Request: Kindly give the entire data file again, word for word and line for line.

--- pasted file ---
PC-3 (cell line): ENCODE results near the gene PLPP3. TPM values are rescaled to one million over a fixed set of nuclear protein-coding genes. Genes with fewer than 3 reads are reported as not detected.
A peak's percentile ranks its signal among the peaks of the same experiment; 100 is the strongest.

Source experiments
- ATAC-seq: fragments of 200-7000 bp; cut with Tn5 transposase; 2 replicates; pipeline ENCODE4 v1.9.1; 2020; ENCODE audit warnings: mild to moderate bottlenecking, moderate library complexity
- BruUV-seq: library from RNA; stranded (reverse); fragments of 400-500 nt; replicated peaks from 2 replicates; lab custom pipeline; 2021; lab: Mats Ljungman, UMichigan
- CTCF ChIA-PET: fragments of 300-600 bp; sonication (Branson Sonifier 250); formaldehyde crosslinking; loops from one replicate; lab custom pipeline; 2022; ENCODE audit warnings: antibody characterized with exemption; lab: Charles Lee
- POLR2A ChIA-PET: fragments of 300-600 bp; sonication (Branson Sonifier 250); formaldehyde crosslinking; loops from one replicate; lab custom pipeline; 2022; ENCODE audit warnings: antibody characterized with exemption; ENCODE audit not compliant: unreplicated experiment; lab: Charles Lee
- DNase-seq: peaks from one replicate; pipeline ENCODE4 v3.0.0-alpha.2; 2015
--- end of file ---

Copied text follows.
PC-3 (cell line): ENCODE results near the gene PLPP3. TPM values are rescaled to one million over a fixed set of nuclear protein-coding genes. Genes with fewer than 3 reads are reported as not detected.
A peak's percentile ranks its signal among the peaks of the same experiment; 100 is the strongest.

Source experiments
- ATAC-seq: fragments of 200-7000 bp; cut with Tn5 transposase; 2 replicates; pipeline ENCODE4 v1.9.1; 2020; ENCODE audit warnings: mild to moderate bottlenecking, moderate library complexity
- BruUV-seq: library from RNA; stranded (reverse); fragments of 400-500 nt; replicated peaks from 2 replicates; lab custom pipeline; 2021; lab: Mats Ljungman, UMichigan
- CTCF ChIA-PET: fragments of 300-600 bp; sonication (Branson Sonifier 250); formaldehyde crosslinking; loops from one replicate; lab custom pipeline; 2022; ENCODE audit warnings: antibody characterized with exemption; lab: Charles Lee
- POLR2A ChIA-PET: fragments of 300-600 bp; sonication (Branson Sonifier 250); formaldehyde crosslinking; loops from one replicate; lab custom pipeline; 2022; ENCODE audit warnings: antibody characterized with exemption; ENCODE audit not compliant: unreplicated experiment; lab: Charles Lee
- DNase-seq: peaks from one replicate; pipeline ENCODE4 v3.0.0-alpha.2; 2015